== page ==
Weekly Homily from Fr Jim Hogan, 5th Sunday in Lent, March 22, 2015

•Jeremiah 31:31-34 • Hebrews 5:7-9 • John 12:20-33•

Scripture Readings: Fifth  Sunday in Lent

One hundred years ago a man was born whose name was Thomas Merton.  Eventually he became a monk and one of the greatest Christian writers of the 20th century.  He wrote his many books, essays and letters out of a deeply centered life of faith.  You probably read some of his work and recognized he had a genuine experience of that hidden ground of love at the very center of our being – that Gracious Mystery we name God.  He consciously saw himself as part of God, and God as part of him.   This is the Christ Mystery.

There is an episode in the gospel of John in which “some Greeks went up to worship at the Feast.”  It was the Jewish Passover. “They came to Philip with a request.”  They said, “Sir, we would like to see Jesus.” We must be careful here that we not make facile or superfluous conclusions.

Perhaps those “Greeks” were simply tourists or perhaps they represent all of us who seek for that hidden ground of love at the very center of our being. Whatever their motive, their request had an effect on Jesus.

John’s Jesus replied to them, “the hour has come.” Earlier in this gospel the author refers to “the hour” in two separate instances.  At Cana he said to his mother, and later to the Samaritan woman at the well, “my hour has not yet come.”  Apparently the fact that Gentiles — “some Greeks,” want to see him was a crucial moment.

This story of “some Greeks” is not and was not history.  Three to four generations after the death/resurrection experience, John created this story of a seed in which Jesus can tell us the meaning of his life. “The hour has come” for the meaning of his life to be made known.

A grain of wheat is buried in the earth.  Its external husk is broken open.  It gathers moisture and nutrients while dying.  Then a shoot sprouts up. The life within comes out.  One seed reproduces itself fortyfold in the ear of corn which grows from it.  These all are replanted, and so on year after year.  In six years, that one seed results in as many seeds as there are human beings on this planet – all from one seed buried in the ground.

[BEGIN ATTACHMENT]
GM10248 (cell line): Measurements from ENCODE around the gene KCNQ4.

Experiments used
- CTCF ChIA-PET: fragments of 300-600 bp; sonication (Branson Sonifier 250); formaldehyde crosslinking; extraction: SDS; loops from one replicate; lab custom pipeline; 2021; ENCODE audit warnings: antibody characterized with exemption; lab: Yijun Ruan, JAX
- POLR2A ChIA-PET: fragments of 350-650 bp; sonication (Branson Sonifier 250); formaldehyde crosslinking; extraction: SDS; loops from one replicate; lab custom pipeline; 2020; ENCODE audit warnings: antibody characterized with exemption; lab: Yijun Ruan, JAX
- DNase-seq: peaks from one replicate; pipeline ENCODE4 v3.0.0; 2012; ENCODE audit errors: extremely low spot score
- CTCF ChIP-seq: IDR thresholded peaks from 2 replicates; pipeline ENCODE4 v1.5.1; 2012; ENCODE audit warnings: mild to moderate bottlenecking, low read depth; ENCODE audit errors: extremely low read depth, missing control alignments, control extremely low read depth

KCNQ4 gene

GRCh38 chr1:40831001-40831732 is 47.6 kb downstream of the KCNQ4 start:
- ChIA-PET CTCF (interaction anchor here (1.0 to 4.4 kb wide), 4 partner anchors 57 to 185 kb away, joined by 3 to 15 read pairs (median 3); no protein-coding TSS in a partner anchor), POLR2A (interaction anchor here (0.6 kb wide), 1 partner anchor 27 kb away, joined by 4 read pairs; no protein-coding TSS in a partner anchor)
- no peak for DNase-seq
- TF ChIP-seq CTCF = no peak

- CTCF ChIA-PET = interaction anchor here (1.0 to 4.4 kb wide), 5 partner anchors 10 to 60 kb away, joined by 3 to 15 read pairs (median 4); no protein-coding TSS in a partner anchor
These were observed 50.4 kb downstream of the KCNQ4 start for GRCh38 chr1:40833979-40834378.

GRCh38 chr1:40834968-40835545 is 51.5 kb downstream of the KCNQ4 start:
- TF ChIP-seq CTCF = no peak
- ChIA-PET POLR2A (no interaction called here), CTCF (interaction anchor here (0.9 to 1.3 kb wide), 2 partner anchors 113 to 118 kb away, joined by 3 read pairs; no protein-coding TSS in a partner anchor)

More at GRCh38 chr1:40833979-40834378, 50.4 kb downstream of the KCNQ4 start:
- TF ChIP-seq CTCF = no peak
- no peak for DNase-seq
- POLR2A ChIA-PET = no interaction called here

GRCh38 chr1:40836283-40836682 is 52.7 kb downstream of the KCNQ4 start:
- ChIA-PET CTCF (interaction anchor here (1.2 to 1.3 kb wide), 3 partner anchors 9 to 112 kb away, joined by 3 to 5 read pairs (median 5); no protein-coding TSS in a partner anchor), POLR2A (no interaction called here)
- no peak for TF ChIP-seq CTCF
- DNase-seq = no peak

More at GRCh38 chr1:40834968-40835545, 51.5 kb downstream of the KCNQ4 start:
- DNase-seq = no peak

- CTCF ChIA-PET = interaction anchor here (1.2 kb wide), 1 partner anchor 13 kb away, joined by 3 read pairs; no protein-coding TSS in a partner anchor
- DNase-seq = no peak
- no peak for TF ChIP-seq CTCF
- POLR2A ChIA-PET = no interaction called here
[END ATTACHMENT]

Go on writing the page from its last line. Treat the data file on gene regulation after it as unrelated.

Jesus is the seed.  He was broken, buried and raised to new life.  “I, when I am lifted up from the  Earth will draw all people to myself.”  Jesus came to help us discover that hidden ground of love at the very center of our being.  He came to bring about human wholeness.  This wholeness is both communal – the human family, and individual.  It is a wholeness rooted in the love of God for all of us calling forth a more humane world and a happier life for all.

John’s Jesus uses the analogy of a grain of wheat dying so that “it produces much fruit” as a means of inviting us to continue his task. “Unless a kernel of wheat falls to the ground and dies, it remains only a single seed.  But if it dies, it produces many seeds.”  In six years one seed of corn results in as many seeds as there are human beings on this planet!

We never know what the future holds. Jesus lived in messy world.  We live in a messy world. He had human limitations and was just as human and vulnerable as we are.

To follow him means to continue his task of extending human wholeness rooted in the love of God and to bring forth a more humane and happier world for all.  In continuing his task, we re-establish contact with that hidden ground of love at the very center of our being.

Kernels are ground.  Grapes are crushed.  Here at the Table of Eucharist, like Thomas Merton, we eat the body and drink the blood of Christ.  We are part of God.  God is part of us.  We who eat and drink here are the Living Body of Christ, called to continue his task of bringing forth a more human and happier world for all.   Lent is such an important season for Lent calls us back to that hidden ground of love at the very center of our being.

 

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One Response to Weekly Homily from Fr Jim Hogan, 5th Sunday in Lent, March 22, 2015

  1. Carol Badewitz says:

    I really like the way you explain about ‘The Grain of Wheat’. I particularly like the sixth paragraph…It is so full of meaning.
    The good and the not so good we bring along with us make us the people we are meant to be.
    Carol

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